Life of Peter, by N.E. Rhodes Jr. — No. 10
ADVENTURE ON THE MOUNTAIN
One of the major questions of religion is the oft debated matter, “Do the dead live again?” The man who could present sure proof that they do could command an audience any time. What would you give for an opportunity to meet Abraham Lincoln, or better still, the Apostle Paul? Perhaps then you can imagine what it would have meant to a first century Jew to see Moses or Elijah.
To a More Spiritual Outlook
Simon Peter has had some trying lessons. Jesus has warned him that the kingdom will hardly be what he expects. He has been told that the Christ must suffer and die. Most recently he has seen the crowd of fair weather disciples melting away. Now it seems that the only [ones] following Jesus are the sick and poor and distressed. These do not look like a very potent army. Prospects are not good at all. Yet Peter has met the test gallantly. As we have seen, he has not only stuck with Jesus, but spoken out for him. His action has probably helped to persuade the rest of the twelve to do likewise.
Now Jesus evidently decides that Peter is ready to take a more spiritual outlook. Without telling them why (he rarely did), Jesus calls Peter, James, and John aside and leads them off up a mountainside. To people raised in hilly country there is something wonderful about a mountain. I still love to climb to the top of a high hill. The air seems fresher and cleaner. There is a solitude and a loftiness as one looks down that puts a certain peace in the heart, while it puts a tingle in the blood.
Shining with a Heavenly Radiance
At last they reach the peak of the mountain and no doubt Peter is wondering why the Lord has brought him here. He knows there is probably a reason, for Jesus seldom acts without one. Suddenly, before his amazed eyes, Jesus begins to change. A strange light seems to come from him. I think Peter would have instantly thought of the light he saw that night on Galilee when Jesus came to the disciples walking on the water. He stiffens with anticipation. He knows that something wonderful is about to happen. The face of Jesus now is more than human. It has a beauty indescribable. No artist could have painted it. Even his clothing is affected. He stands before them, shining with a heavenly radiance.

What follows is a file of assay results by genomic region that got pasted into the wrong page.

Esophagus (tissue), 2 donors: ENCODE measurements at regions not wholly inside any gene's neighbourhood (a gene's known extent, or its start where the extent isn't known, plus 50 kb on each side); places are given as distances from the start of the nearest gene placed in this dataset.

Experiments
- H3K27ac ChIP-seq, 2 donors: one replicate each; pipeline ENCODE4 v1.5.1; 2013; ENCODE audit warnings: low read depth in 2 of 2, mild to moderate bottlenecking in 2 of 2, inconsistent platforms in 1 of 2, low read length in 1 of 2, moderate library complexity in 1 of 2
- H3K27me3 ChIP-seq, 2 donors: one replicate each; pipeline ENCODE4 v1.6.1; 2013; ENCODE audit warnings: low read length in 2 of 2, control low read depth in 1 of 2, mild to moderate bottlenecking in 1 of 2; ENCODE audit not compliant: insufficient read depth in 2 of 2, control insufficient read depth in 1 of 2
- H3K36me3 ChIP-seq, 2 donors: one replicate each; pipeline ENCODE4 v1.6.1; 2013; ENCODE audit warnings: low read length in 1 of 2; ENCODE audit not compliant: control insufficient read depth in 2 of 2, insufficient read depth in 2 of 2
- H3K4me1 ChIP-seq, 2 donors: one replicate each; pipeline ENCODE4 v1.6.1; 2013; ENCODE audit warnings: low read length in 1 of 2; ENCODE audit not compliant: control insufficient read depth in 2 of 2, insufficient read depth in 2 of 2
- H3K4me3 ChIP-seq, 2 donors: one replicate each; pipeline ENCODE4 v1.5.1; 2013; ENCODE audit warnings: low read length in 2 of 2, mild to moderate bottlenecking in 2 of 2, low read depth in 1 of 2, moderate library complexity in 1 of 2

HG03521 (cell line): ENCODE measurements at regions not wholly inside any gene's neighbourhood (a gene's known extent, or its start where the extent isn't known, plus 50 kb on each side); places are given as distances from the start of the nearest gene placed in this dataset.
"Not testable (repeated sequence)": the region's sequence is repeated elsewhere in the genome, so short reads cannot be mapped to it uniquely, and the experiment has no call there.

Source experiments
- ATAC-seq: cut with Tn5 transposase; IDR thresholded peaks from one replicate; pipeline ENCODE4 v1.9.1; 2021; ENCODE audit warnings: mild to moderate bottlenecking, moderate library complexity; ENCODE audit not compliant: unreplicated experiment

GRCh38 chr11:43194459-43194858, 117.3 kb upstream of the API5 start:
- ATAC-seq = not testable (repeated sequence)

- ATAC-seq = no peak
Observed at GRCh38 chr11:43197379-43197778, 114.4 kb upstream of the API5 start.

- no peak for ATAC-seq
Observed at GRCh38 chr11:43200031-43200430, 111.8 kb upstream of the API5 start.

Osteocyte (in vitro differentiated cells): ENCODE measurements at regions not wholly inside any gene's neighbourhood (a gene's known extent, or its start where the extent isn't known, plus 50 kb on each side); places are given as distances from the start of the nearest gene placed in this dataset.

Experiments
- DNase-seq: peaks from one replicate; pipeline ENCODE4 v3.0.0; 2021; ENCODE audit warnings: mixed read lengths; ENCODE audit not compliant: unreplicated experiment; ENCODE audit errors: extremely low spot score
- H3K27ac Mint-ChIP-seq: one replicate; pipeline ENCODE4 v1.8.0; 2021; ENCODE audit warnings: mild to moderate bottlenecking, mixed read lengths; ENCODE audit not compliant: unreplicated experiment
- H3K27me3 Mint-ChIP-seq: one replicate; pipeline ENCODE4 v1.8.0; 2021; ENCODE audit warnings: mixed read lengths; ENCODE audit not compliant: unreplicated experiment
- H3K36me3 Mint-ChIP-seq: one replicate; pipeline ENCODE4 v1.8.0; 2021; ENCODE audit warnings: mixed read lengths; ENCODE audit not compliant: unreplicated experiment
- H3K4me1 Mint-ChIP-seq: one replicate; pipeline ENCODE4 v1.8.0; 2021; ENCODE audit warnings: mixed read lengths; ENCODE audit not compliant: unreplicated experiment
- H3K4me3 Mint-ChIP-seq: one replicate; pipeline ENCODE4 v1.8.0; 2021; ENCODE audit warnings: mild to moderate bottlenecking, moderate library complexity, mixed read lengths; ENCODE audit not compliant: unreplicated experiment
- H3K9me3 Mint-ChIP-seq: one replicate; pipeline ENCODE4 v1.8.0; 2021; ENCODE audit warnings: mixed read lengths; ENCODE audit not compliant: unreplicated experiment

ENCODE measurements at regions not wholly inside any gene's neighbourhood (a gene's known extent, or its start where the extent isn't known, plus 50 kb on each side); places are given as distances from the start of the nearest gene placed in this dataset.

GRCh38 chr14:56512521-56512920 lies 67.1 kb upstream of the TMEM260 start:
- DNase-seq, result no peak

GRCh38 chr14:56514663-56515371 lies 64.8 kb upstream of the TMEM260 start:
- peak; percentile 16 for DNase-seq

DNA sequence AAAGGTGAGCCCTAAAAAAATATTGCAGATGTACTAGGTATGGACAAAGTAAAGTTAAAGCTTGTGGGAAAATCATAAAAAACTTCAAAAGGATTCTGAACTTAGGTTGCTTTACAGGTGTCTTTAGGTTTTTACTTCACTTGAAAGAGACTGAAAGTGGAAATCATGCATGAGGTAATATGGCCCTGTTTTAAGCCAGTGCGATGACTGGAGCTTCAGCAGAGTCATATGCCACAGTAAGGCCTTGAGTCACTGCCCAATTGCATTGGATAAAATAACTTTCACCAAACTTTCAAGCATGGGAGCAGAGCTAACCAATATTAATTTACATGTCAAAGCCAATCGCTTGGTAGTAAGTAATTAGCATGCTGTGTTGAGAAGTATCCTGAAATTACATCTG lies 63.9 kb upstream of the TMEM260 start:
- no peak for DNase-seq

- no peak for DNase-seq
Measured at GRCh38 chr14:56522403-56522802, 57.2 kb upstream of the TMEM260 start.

Can you imagine what it must have been like to have been Peter in that moment? If it be that Peter suffered martyrdom, as tradition says, here is something which would make even martyrdom bearable. Then, when it seemed that their eyes were beholding all the glory that a mortal could stand, two figures appear out of nowhere and stand beside the wondrous form of the transfigured Jesus. They were men that Peter had never seen, but instinctively he knows who they are. They were men he had heard about all of his life. One of them is the greatest prophet of all. He was the leader of his nation; the prince of Egypt who threw away a kingdom to lead a bunch of slaves. He is the man who met God at Sinai and gave to Israel the tablets of stone with the law.
Will the Dead Live Again?